These specific format requirements must be followed to the letter because they demonstrate your ability to follow instructions. However, you can be more creative and expressive when presenting your academic and research achievements and suitability for the program. 

But when there are no specific guidelines for the format, you must keep these rules of form in mind. 

Most importantly, keep your letter of intent for graduate school between one and two typed pages only or between 400 and 800 words! This can include a brief reference list on the second page. Limit your letter to 4-5 paragraphs in the body, too, since readability is crucial. 

Make It a Letter for Self-advocacy

Again, your letter of intent is a self-advocacy letter that contains your strong arguments in favor of your admission into the program. Create an excellent first impression and put your best foot – or words – forward! Here are useful tips that will transform your long list of accomplishments into a set of compelling arguments in a clear and concise format. 

But avoid being too technical in your letter of intent, too, with nothing in it but a dry summary of facts. You have a certain creative leeway by using an engaging narrative of your experiences and achievements for graduate school. Tell your story in a professional, on-point manner and complement it with proof of your skills.  

You must also use a professional, polite, and positive tone in the entirety of your letter of intent! Use upbeat words, such as “excited” or “pleased,” to show enthusiasm. Avoid casual phrases, slang and other unprofessional words. It’s better to be too formal than casual in a professional document! Thank your readers, too, but make it only once to avoid wasting valuable space on your letter. 

Finding the right balance between marketability and humility is a challenge, but it’s possible! While highlighting your achievements, you can temper them by sticking to the facts and their relevance to your application. 

Write, Proofread, and Edit – and Sit on It For a While 

With the above-mentioned tips in mind, you can start writing your letter of intent for graduate school! Start with a general outline of your most impactful achievements and their examples and your central points, including your reasons for applying and suitability. Avoid being stressed about the initial outline since you’re still in the process of arranging your central points logically.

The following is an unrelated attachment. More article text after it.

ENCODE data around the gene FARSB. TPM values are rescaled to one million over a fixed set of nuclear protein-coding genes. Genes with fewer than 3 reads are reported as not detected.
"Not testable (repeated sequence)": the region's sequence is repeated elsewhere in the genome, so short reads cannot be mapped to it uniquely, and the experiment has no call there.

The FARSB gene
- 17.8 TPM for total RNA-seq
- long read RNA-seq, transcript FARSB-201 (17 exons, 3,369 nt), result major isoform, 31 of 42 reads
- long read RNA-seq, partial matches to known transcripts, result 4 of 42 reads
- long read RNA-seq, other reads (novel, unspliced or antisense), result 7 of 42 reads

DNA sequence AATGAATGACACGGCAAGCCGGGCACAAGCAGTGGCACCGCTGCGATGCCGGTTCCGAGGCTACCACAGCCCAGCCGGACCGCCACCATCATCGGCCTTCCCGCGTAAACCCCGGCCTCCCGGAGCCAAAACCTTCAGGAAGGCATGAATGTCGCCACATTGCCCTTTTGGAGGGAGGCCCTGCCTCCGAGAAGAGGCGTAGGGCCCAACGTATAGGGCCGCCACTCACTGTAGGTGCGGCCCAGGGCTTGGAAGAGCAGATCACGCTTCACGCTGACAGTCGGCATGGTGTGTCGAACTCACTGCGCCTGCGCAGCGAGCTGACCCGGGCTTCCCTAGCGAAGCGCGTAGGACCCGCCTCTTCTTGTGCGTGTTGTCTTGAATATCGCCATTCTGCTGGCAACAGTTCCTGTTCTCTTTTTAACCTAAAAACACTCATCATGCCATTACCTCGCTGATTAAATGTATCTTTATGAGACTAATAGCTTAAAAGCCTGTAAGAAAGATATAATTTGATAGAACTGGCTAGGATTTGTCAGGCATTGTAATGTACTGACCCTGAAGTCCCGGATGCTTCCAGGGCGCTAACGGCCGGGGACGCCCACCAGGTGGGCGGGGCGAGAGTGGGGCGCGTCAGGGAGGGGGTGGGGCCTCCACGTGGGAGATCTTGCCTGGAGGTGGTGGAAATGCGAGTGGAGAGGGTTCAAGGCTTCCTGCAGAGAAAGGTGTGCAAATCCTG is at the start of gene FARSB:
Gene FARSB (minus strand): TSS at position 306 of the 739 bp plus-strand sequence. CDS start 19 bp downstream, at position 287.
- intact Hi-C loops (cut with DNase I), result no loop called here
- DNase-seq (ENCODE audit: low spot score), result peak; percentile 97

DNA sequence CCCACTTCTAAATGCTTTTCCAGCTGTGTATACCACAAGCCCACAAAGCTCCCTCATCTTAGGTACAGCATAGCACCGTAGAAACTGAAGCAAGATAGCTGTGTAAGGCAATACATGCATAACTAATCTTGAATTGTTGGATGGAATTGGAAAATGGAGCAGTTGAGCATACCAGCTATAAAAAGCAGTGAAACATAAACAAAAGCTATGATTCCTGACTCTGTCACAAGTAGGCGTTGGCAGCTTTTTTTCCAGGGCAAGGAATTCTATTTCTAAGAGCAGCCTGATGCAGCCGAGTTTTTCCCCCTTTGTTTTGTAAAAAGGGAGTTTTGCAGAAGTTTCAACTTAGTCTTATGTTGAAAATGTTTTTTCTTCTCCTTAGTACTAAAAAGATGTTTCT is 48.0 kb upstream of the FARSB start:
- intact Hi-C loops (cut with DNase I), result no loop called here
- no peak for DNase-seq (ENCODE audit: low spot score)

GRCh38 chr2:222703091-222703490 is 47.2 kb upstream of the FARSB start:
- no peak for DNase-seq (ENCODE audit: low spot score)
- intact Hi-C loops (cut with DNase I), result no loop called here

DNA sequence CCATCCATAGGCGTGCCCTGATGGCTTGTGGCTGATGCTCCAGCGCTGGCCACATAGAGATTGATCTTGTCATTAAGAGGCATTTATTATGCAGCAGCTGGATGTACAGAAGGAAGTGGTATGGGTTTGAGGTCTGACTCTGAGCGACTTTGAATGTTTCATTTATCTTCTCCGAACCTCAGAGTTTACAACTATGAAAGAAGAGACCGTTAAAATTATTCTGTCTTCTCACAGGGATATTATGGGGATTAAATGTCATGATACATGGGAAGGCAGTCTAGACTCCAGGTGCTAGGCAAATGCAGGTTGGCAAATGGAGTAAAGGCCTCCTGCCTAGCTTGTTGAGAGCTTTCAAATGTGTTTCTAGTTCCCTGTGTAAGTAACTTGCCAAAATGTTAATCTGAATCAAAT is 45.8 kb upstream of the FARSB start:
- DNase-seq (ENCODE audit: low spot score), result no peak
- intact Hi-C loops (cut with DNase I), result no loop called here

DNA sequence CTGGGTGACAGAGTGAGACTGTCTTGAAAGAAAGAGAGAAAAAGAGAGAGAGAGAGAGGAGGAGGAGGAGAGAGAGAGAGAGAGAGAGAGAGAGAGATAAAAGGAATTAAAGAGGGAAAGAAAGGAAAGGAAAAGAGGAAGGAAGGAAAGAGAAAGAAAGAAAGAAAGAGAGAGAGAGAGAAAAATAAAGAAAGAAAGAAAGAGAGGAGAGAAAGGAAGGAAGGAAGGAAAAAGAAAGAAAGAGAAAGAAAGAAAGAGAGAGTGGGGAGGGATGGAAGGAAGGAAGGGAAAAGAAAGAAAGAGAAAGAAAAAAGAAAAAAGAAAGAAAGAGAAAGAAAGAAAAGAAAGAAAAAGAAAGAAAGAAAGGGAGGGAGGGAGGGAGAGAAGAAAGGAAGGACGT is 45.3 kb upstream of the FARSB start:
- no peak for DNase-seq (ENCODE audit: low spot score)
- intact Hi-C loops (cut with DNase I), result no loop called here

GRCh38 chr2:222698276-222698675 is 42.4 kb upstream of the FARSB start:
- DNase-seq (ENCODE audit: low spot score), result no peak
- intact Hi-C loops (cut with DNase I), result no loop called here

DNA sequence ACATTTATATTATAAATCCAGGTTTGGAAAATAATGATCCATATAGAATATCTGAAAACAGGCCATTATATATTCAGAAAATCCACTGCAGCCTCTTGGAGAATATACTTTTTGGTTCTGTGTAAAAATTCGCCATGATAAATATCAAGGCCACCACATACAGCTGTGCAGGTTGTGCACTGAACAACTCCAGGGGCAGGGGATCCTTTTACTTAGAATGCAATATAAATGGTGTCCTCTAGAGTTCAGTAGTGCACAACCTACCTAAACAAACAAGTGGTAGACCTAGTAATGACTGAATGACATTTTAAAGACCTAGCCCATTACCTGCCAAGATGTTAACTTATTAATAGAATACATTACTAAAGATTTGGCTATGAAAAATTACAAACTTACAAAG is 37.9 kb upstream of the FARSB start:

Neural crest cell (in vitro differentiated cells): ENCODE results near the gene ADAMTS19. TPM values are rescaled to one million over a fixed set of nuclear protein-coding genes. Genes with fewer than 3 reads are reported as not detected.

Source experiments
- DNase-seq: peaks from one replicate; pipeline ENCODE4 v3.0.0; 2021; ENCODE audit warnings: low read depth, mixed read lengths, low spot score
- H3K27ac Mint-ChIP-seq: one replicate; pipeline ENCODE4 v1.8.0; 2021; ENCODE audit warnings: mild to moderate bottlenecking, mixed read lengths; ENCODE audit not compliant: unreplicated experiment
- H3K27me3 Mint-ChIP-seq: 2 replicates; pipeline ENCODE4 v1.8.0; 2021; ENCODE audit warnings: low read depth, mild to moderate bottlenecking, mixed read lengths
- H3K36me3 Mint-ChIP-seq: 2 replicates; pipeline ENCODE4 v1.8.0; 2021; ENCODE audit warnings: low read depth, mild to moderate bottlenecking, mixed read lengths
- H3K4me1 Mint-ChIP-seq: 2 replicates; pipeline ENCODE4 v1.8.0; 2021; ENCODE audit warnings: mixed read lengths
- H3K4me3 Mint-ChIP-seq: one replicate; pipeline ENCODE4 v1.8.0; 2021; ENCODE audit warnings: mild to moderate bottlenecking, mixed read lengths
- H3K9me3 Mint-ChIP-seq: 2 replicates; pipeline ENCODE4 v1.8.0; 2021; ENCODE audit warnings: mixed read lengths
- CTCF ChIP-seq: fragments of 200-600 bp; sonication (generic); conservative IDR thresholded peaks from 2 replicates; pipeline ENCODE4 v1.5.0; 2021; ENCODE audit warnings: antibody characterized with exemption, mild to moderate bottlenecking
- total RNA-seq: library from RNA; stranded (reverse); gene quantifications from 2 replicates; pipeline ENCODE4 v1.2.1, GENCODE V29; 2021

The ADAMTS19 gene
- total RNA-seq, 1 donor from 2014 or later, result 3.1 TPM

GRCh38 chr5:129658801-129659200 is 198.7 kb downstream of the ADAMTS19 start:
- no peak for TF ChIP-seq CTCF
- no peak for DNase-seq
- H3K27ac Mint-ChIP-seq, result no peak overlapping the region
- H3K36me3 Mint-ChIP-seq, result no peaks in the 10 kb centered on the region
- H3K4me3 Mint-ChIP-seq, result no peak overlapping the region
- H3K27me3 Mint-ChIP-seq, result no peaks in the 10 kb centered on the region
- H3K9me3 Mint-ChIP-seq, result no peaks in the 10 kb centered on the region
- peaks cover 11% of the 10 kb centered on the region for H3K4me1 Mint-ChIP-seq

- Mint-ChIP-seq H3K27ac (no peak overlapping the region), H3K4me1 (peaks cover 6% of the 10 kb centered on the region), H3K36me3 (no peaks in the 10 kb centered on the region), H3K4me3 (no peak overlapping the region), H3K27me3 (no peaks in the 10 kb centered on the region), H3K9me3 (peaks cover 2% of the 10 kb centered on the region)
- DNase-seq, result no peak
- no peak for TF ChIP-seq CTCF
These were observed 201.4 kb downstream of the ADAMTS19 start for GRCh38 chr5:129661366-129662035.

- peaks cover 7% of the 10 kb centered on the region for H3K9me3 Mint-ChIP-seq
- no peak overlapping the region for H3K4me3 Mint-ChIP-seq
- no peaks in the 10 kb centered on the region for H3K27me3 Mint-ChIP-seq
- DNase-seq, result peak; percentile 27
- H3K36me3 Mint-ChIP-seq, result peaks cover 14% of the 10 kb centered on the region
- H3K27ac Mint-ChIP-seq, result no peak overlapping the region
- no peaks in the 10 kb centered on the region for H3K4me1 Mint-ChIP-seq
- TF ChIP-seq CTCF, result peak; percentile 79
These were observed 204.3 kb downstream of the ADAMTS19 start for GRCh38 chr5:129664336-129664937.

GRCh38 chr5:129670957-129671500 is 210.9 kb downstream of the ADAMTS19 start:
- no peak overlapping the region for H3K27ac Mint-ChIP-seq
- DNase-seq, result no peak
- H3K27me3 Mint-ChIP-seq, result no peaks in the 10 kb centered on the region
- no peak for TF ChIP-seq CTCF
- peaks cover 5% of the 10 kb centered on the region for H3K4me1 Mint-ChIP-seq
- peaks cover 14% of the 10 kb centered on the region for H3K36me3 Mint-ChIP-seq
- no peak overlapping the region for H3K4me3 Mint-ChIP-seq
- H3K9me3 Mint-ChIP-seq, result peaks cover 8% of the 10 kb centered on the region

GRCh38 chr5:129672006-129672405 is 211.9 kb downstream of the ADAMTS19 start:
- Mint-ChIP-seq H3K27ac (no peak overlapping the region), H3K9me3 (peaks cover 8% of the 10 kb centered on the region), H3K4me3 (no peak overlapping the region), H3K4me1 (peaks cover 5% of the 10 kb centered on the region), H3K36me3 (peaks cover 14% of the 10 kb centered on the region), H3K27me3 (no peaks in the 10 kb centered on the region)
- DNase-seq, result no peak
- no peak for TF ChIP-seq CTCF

Tip: Read through your resume first and note the achievements that you’ve already mentioned and detailed in it. You can either write a brief description or completely remove the achievements described in your resume from your letter of intent. You’re not just avoiding redundancy in these documents, but you’re also giving more space in your letter of intent for other matters. 

Stick to short and simple sentences. While lengthy and complicated sentences are acceptable in research papers, these are inappropriate for a letter of intent since readability is key. 

In your initial outline, use your genuine voice while also using a neutral tone. Follow the rules of grammar, context, and construction while also checking the spelling, coherence, and clarity of thought. You’re less likely to make mistakes in the first and final drafts if you’re already conscious of these aspects. 

Then, write your first draft. It doesn’t have to be application-ready, but it should have your initial ideas on paper and more emphasis on substance and content, not yet on style. It doesn’t need to be within the recommended word count since you’re still cutting it down with every revision. 

Afterward, you can start on your initial edits, perhaps 2-3 edits, until you’re satisfied. Be sure that these central points are stated in your letter of intent early on: 

With every edit, you must go over the form and substance of your letter of intent. Use an app, if necessary, to check for grammar, spelling and composition errors. 

With your workable draft, you can start asking for feedback from your family, friends, and even mentors, and the more input you gather, the better your letter of intent will be. If several people give similar feedback, you’re well-advised to consider it during your final edits. 

You can start making final edits to your letter of intent from the multiple feedback. You may want to get more feedback afterward since you may miss some things. 

But don’t be too pressured about the feedback, either! You must own your letter because it’s your self-advocacy letter! While a second opinion is helpful, it shouldn’t be the reason for rewriting several times, much less for letting others write it for you. Besides, you must be ready to answer the questions during the admissions interview. These questions will be based on the letter of intent.